However, with the custom framework approach, we are re-inventing the wheel for each new project, which takes time and energy. In addition, when we return to that project after weeks or months, we have to relearn the framework to continue development. Also we likely do not have the time or expertise to design an adequately strong and flexible framework. This often results in poorly architected applications, which do not clearly separate the application properly. That's why using an existing (proven) framework can be so beneficial. Here we explore the benefits of applying a proven, established framework to our projects as well as the challenges of getting started.
Of the many custom frameworks that are available, one of the best is the PureMVC framework created by Cliff Hall. I was introduced to PureMVC about two years ago when I came across it on the author's blog. Its rising buzz among the community and great documentation inspired me to try it. PureMVC's power, ease of use, support, and popularity with my clients keep me hooked.
The primary goals of PureMVC are straightforward:
One major benefit of adopting a formal framework is the common vocabulary, design patterns, and development tasks all developers on your team will be adopting. This enables you to jump-start development and easily add and remove staff because it reduces the amount of required knowledge. This isn't unique to PureMVC, but it is the most attractive benefit of using an established, proven, off-the-shelf framework. Here are some specific PureMVC benefits:
Computer scientists widely agree that separating an application's code into distinct, interlocking areas helps each area perform and scale well. While the details of how to separate are debatable, for this discussion let's agree on three major areas: model, view, and controller. These terms leave many self-taught Flash developers scratching their head. Here's a quick overview: the model is your data (for example, arrays and custom classes), the view is what the user sees (for example, text fields) as well as what the user interacts with (for example, buttons), and the controller is the brain of the application that knows how the model changes when the view is clicked and how the view should update based on changes in the model. Many frameworks are based on MVC for Flash and Flex, including PureMVC.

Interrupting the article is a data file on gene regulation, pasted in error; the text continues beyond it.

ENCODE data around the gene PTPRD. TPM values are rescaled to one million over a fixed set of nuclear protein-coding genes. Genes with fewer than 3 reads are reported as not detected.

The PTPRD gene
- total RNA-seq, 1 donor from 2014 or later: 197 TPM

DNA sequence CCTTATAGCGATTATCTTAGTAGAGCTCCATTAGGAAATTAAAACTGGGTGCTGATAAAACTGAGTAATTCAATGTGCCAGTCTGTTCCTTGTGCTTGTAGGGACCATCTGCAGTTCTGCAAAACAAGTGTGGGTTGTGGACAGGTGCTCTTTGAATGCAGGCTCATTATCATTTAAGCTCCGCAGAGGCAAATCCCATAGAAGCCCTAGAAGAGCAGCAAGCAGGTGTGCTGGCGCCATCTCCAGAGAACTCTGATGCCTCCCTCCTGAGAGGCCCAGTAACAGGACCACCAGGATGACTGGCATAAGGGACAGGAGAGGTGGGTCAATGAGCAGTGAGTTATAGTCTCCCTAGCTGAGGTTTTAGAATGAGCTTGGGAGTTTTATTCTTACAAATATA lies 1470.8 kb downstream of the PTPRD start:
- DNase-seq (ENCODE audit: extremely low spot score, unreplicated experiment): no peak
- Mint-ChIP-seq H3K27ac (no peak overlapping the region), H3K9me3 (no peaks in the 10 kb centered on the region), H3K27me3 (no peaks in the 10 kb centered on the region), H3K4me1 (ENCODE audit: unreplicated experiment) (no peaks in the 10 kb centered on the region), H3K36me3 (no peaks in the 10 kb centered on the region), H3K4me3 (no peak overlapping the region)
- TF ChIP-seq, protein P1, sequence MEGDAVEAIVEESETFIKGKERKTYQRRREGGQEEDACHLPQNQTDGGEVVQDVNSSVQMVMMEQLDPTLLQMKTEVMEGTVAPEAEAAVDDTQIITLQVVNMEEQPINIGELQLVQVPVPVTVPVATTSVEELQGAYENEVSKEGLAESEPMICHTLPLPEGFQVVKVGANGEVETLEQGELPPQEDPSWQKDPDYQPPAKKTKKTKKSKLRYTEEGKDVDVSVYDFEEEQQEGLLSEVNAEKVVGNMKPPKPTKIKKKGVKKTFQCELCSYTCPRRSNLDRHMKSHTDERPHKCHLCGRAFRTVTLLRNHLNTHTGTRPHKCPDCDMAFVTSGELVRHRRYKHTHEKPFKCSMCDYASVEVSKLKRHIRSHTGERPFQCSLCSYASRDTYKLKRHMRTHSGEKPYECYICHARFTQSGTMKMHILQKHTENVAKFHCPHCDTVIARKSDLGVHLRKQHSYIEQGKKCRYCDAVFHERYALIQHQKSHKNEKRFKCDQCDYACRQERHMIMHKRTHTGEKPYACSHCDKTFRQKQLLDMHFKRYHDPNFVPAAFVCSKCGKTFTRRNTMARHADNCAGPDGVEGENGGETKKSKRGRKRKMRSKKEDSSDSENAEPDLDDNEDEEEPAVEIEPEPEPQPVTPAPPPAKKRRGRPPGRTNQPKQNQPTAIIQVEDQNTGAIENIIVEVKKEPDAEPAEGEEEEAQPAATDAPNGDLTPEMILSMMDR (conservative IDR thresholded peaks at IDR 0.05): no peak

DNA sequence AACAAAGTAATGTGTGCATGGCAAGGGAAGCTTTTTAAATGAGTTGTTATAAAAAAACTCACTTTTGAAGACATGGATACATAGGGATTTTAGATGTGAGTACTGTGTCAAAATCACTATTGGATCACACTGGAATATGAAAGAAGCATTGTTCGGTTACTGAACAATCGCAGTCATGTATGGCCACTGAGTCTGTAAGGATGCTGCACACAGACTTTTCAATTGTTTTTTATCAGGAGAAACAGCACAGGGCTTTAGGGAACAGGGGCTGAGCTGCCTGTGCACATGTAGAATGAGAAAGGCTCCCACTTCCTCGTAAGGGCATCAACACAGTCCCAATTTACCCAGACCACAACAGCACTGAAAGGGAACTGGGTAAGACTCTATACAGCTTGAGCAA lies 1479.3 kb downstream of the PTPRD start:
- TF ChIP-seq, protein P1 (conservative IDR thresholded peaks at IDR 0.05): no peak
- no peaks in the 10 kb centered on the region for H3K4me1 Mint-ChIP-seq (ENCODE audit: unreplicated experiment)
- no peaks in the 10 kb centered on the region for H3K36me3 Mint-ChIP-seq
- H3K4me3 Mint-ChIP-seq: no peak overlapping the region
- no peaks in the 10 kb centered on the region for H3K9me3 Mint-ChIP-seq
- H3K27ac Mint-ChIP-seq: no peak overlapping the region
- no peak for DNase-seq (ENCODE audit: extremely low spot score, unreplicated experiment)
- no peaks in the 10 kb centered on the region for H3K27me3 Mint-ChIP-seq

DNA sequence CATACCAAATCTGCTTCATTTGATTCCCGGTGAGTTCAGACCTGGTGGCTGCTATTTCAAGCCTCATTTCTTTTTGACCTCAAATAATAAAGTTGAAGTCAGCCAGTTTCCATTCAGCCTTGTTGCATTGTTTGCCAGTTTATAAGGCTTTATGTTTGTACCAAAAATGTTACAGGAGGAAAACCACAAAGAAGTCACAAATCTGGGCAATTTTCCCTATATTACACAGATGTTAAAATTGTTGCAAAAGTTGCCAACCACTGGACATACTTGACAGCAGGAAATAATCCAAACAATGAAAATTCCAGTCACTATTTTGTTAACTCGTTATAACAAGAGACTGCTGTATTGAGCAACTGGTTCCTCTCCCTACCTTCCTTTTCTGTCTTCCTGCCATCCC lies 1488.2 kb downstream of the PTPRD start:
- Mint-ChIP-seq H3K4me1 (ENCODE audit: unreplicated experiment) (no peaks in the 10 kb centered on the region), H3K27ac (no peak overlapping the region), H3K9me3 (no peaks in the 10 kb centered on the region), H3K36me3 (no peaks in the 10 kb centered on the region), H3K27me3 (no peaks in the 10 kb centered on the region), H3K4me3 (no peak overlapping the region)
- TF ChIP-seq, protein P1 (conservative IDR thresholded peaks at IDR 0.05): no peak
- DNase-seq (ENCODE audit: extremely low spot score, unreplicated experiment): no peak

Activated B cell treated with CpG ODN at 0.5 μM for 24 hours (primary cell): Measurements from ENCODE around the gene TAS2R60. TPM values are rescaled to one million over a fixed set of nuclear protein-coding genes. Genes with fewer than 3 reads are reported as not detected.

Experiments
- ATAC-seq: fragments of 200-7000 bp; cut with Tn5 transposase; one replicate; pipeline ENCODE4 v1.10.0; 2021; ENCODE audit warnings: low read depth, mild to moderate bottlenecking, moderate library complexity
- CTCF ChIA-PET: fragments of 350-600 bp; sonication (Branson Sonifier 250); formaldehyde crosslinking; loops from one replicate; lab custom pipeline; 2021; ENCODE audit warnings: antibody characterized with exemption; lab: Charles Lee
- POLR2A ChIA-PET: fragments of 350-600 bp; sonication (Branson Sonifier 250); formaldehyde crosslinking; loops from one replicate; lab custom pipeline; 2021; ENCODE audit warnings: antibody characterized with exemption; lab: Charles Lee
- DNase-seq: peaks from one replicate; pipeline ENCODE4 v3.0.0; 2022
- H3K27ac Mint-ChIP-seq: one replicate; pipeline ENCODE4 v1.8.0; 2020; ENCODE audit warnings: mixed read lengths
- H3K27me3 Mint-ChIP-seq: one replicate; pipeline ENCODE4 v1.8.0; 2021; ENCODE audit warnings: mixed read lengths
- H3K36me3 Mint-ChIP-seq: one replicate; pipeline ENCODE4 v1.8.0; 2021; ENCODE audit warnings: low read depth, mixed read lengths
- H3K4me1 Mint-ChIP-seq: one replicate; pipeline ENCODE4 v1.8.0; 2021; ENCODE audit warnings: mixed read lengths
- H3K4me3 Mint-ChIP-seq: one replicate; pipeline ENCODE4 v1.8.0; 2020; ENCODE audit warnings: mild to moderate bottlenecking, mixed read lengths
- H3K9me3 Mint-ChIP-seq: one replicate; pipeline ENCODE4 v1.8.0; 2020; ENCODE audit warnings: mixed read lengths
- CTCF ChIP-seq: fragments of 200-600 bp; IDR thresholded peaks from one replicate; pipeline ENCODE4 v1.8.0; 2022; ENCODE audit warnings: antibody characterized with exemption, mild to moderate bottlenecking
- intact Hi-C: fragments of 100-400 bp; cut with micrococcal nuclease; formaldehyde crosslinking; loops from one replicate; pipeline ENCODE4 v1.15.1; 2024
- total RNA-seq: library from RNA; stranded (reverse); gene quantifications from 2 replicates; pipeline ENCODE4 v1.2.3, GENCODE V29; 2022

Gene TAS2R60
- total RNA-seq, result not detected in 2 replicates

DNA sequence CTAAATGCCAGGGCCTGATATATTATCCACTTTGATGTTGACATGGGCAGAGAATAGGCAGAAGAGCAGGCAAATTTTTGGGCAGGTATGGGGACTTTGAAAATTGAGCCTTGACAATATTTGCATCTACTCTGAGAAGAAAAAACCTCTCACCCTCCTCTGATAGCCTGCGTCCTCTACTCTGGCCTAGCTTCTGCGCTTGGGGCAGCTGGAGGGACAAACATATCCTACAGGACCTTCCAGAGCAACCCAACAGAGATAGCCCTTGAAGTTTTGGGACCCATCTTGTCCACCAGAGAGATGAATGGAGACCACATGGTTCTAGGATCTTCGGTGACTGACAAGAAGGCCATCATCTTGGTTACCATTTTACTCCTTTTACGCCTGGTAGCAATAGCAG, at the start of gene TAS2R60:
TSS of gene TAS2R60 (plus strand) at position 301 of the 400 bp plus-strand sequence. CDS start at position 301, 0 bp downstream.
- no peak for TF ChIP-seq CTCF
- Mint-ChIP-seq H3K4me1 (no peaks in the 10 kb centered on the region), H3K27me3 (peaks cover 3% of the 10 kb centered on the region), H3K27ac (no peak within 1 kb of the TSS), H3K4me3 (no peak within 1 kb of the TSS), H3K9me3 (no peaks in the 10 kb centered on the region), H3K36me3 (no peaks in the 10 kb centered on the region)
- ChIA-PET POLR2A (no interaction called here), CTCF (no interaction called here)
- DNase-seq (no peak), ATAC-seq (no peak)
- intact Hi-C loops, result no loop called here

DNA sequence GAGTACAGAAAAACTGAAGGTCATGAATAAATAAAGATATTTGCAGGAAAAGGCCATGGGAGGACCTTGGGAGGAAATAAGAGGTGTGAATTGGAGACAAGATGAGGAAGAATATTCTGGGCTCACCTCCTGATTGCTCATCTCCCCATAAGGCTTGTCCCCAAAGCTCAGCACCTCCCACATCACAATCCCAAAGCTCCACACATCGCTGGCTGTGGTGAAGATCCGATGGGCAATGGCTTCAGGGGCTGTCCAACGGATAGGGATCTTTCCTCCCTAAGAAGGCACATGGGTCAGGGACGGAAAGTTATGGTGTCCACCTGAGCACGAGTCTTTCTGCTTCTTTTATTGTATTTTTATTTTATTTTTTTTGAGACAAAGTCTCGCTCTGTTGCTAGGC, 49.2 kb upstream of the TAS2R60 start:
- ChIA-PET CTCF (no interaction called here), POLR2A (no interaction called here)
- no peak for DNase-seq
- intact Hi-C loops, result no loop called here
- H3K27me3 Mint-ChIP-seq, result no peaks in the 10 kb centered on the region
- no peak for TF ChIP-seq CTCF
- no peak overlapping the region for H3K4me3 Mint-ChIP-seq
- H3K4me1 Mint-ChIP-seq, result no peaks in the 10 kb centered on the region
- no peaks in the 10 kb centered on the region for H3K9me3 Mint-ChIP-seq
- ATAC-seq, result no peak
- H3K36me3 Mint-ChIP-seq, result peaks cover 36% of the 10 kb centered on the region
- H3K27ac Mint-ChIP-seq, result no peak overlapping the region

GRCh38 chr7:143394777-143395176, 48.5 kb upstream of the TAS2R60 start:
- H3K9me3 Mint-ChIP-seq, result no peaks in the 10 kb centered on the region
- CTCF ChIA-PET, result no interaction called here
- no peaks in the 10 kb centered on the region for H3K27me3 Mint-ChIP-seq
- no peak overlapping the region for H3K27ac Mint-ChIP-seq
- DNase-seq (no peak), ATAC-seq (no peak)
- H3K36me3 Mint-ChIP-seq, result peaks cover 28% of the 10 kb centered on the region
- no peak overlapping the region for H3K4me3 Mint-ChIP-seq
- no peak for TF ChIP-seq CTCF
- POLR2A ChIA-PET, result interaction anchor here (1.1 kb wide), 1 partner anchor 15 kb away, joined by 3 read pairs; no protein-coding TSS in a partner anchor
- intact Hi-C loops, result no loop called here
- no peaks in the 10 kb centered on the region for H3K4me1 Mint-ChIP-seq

In PureMVC's implementation of the classic MVC design metapattern, the application tiers are represented by three singletons (see Figure 1). A singleton is a class where only one instance may be created.
Figure 1. A conceptual diagram of the PureMVC framework.
A fourth singleton, the façade, simplifies development by providing a single interface for communications throughout the application.
Here's a rundown of each singleton:
Typically developers do not interact with the singletons directly. Instead they use the façade and other core actor classes (such as mediators, commands, and proxies). The actor classes together with the UI, data, and delegate compose the major subparts to the MVC in PureMVC (see Figure 2). This hides complexity from the developer and makes it easier to work with the framework. Power users, however, can open the hood for custom implementations.
Figure 2. The anatomy of PureMVC.
The two challenges of ramping up with PureMVC are setting up the files for your first project and learning to think in PureMVC. Once you learn these basics, you're on your way to becoming proficient.
When learning new techniques like PureMVC, I find I need only 1–3 hours to really wrap my mind around the major concepts. Once you spend a couple hours learning PureMVC, you'll be able to decide if it will work for you, and you'll be able to more actively participate in conversations and blogs on the subject.
To get started, choose a sample project from PureMVC.org (there are several) or start from scratch.